Awkward: What do you do if you find a roommate’s sex toy?

By Lauren Leazenby, News Editor

Savanna Steffens

It is hard to miss: There is a dildo on the coffee table and it is your roommate’s. You do not have a problem with sex toys as a concept, but you do think it is a little gross to find someone else’s out in the open like that.

What do you do when you find something you know you probably were not meant to see? Some experts weigh in:

“We can be pro-sex toy and anti-sex toy on the table,” said Alexandra Solomon, a clinical assistant professor in the Department of Psychology at Northwestern University. “We can be sex-positive and desirous of boundaries.”

Leaving any kind of sex toy on the table, whether it be a dildo or a leather whip, is a boundary violation, Solomon said. The shock of finding your roommate’s private items in a common area might feel disrespectful to you, she said, but when you talk to them about it, it is important not to shame them.

Solomon said to “go meta first,” by having a high-level conversation about the issue rather than diving straight into the specific problem. She recommends asking your roommate if they are available to receive feedback, and then framing your complaint as an “X-Y-Z” statement: “When you did ‘X’ in situation ‘Y,’ I felt ‘Z.’” Then, Solomon said she suggests setting up a policy or rule that personal items should remain in each roommate’s personal space.

A loose sex toy in a common area implies that it was also used in a common area. A roommate using the shared couch for sex or masturbation may represent a crossed boundary. But, Kendra Knight, an assistant professor of communication studies at DePaul University, said it’s better to talk about the toy rather than the sex.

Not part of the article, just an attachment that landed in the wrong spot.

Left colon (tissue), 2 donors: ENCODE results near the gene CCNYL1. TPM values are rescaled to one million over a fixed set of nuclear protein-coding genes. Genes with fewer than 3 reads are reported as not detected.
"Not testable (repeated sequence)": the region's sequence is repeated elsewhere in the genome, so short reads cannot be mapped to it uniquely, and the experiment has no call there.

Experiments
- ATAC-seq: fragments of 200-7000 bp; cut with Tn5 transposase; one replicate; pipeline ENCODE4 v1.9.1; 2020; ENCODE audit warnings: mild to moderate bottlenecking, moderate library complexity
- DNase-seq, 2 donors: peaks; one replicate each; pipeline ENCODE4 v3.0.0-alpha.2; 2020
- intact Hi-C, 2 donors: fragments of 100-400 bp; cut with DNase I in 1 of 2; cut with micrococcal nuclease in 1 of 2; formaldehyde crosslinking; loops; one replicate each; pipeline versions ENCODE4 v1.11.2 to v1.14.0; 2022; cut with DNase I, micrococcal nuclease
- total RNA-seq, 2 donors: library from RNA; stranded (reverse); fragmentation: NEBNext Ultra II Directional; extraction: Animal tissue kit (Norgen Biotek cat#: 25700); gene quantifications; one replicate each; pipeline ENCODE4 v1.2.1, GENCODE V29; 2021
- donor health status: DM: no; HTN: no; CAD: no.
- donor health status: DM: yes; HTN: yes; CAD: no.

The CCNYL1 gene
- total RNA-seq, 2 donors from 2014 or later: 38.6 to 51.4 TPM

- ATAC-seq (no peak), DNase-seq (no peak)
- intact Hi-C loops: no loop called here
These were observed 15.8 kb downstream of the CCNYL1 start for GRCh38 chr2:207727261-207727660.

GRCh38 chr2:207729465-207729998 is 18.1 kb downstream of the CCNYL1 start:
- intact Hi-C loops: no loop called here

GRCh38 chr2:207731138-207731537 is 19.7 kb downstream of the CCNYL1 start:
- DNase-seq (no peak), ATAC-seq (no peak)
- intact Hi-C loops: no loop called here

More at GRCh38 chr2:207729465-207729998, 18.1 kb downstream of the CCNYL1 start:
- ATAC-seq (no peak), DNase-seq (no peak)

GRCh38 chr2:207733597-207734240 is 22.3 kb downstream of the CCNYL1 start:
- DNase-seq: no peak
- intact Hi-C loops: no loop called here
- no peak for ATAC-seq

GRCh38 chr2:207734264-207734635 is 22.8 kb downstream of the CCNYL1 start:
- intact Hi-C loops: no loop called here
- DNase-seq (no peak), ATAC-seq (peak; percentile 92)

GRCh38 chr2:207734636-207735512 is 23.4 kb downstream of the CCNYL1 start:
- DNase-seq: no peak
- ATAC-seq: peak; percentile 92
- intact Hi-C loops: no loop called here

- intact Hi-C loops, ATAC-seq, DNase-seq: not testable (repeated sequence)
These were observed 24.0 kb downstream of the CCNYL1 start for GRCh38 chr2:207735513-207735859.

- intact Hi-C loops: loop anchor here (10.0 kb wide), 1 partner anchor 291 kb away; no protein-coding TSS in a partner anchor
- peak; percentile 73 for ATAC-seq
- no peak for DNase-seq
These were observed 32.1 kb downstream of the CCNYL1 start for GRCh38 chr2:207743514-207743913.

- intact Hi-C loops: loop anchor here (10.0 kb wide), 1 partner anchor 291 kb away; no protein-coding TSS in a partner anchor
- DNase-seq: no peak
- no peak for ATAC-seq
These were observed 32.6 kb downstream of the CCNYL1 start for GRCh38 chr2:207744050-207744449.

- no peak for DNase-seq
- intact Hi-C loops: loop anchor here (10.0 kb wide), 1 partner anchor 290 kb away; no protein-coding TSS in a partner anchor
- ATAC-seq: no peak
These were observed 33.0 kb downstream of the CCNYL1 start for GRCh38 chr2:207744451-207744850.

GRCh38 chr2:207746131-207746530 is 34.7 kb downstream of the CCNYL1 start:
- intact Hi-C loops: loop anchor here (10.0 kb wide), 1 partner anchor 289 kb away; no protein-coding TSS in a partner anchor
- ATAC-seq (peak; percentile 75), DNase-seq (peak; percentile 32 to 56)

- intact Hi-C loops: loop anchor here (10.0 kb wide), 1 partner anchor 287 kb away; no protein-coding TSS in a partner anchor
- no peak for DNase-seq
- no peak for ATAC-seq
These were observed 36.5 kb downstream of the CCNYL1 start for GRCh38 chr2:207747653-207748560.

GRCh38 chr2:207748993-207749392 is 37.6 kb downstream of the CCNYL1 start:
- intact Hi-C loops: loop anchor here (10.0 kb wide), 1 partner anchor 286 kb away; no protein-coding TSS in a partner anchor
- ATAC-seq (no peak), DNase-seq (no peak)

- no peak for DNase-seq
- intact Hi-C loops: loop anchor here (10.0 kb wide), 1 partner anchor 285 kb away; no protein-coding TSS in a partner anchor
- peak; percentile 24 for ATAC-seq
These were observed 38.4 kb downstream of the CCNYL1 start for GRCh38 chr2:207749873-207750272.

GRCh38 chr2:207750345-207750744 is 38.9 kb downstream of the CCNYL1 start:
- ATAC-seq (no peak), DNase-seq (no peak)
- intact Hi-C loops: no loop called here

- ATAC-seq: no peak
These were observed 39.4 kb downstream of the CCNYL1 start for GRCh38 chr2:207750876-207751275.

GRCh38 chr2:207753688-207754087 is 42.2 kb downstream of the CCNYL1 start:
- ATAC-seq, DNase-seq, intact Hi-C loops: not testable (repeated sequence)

She said it might be best to treat found sex toys like they are any other personal hygiene item like a retainer or a toothbrush. This takes the “sex” part out of the equation when having a discussion.

It’s not going to go well if someone feels “like you’re policing their sexuality,” Knight said. “Instead of a conflict about an object, it becomes a conflict about identity.”

Chances are your roommate is already embarrassed that you found their sex toy, Knight said, so all they may need is a gentle reminder that personal items should remain personal.

“A lot of these awkward moments derive from the same principle [of] things that I study and teach. … [They are] efforts to balance mutual influence and respect each other’s autonomy,” Knight said. “Even if a situation has an idiosyncrasy—like, it’s a dildo—you can resolve it by getting back to those core principles: How do I show respect to another person and ask others to respect me?”